Improved End-use Efficiency

Improving the end–use efficiency in an compressed air system offers opportunities for energy saving. Strategies for improving end–use efficiencies may include checking the pressure drop in end–use equipment against manufacturer specifications and and taking corrective action for excessive drop cases; installing a pressure regulator to otherwise unregulated end–users – such as engineered nozzles; turning idle equipment off, and; cutting air flow to equipment that is no longer in use.

Development Status Products
Commercial

Improved End-use EfficiencyCosts & Benefits

Parent Process: Compressed Air Systems
Energy Savings Potential

This measure is estimated to offer following improvement potentials:
• 12% for low efficiency base cases;
• 8% for medium efficiency base cases;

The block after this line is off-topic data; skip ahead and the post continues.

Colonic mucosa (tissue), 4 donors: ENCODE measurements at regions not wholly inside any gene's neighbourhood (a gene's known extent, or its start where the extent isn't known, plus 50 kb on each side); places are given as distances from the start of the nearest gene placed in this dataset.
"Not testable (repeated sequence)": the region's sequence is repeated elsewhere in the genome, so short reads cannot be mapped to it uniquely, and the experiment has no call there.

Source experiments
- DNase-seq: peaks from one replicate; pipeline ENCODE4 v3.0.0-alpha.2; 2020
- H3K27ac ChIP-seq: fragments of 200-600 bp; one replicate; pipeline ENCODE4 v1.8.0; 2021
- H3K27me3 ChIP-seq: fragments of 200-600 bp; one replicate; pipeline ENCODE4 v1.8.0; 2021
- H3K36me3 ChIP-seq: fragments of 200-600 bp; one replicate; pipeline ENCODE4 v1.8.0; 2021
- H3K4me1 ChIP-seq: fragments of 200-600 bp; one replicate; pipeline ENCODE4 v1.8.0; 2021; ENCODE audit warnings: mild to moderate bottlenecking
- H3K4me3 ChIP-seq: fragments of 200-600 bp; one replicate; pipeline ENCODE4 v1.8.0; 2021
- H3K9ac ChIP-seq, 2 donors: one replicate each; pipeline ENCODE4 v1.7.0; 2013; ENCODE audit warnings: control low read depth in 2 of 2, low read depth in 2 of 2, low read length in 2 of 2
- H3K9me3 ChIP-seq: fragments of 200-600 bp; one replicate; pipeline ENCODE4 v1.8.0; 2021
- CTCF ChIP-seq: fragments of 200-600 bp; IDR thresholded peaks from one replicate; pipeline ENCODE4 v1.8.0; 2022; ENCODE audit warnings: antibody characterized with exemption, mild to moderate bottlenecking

• 3% for high efficiency base cases.

Electrical and primary energy savings potential of this technology for diffierent countries is estimated as following (UNIDO, 2010): 

  Final (GWh/y) Primary (TJ/y)
US 2491 27361
Canada 658 8195
EU 2180 20491
Thailand 371 3740
Vietnam 206 2945
brazil 574 6404
CO2 Emission Reduction Potential

Total emisson reduction potential, as kt CO2/y for different countries are estimated as (UNIDO, 2010): 

US 1502
Canada 327
EU 951
Thailand 193
Vietnam 101
brazil 83

Costs

Estimated typical capital costs of this measure for different system sizes (S) are:
• US $1000  for S < 37 kW;
• US $1500 for 37 kW < S < 75 kW;
• US $2000 for 75 kW < S < 150 kW;
• US $7000 for 150 kW < S < 375 kW;
• US $10000 for 375 kW < S < 745 kW; (UNIDO, 2010)

Cost of conserved energy, expressed as US $/MWh-saved, in different countries are estimated as following: (UNIDO, 2010)

US 40.4
Canada 40.4
EU 44.1
Thailand 15.4
Vietnam 13.6
brazil 17.9

Parent Process:
Energy Savings Potential
CO2 Emission Reduction Potential

N/A

Costs
Parent Process:
Energy Savings Potential
CO2 Emission Reduction Potential

N/A

Costs

Improved End-use Efficiency Publications

Page Number: 

52-63